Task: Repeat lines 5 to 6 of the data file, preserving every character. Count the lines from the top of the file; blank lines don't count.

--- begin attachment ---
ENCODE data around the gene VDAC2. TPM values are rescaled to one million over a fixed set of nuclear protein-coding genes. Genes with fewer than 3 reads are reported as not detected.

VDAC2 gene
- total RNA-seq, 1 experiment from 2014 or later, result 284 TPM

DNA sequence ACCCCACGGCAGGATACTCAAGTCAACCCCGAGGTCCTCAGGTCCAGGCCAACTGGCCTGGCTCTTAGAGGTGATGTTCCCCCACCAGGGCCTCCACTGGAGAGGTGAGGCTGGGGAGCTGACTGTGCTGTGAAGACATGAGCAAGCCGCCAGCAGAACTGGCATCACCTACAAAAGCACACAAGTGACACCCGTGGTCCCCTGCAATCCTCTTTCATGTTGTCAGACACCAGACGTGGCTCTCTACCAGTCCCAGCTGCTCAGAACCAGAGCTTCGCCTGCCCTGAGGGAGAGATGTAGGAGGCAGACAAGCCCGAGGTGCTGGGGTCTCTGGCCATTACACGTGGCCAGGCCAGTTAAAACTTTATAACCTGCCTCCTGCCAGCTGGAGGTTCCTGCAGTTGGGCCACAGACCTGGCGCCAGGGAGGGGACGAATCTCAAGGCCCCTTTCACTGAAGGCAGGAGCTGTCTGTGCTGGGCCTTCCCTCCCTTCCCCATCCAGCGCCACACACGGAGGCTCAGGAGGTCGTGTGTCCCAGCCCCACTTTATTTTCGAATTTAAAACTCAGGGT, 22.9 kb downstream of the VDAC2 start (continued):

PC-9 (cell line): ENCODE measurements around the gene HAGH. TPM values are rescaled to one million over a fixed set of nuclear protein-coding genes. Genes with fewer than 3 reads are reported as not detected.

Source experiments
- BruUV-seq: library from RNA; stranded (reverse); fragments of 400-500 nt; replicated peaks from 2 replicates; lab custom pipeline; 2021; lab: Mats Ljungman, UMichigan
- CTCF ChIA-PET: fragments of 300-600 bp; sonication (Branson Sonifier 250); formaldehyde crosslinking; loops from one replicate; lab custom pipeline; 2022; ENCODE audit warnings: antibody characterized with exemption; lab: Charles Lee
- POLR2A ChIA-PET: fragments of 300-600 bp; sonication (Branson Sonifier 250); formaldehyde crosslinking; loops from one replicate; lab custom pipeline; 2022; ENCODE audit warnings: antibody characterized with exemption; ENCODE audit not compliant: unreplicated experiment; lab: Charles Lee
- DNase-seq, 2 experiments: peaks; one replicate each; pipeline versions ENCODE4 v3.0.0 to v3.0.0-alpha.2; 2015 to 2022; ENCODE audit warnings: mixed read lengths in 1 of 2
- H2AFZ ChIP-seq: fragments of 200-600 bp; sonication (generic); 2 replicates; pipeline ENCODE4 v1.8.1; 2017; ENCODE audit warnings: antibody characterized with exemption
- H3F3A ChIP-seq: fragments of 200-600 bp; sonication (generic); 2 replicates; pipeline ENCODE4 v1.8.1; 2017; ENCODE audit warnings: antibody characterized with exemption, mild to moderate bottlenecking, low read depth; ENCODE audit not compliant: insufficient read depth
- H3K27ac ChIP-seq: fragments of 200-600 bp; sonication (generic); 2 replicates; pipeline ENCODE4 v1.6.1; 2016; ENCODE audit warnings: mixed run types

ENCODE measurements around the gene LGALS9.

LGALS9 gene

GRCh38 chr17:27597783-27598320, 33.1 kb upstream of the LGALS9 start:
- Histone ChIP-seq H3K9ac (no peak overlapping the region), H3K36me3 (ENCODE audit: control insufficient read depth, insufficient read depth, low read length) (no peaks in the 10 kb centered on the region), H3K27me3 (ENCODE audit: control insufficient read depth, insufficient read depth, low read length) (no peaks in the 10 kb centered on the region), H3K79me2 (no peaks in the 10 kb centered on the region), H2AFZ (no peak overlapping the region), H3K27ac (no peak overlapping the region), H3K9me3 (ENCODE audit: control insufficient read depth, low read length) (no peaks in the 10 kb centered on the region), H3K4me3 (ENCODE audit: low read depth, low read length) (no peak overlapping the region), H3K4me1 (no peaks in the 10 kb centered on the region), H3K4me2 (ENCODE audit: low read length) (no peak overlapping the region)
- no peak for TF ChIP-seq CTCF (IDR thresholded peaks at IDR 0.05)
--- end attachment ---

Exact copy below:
PC-9 (cell line): ENCODE measurements around the gene HAGH. TPM values are rescaled to one million over a fixed set of nuclear protein-coding genes. Genes with fewer than 3 reads are reported as not detected.

Source experiments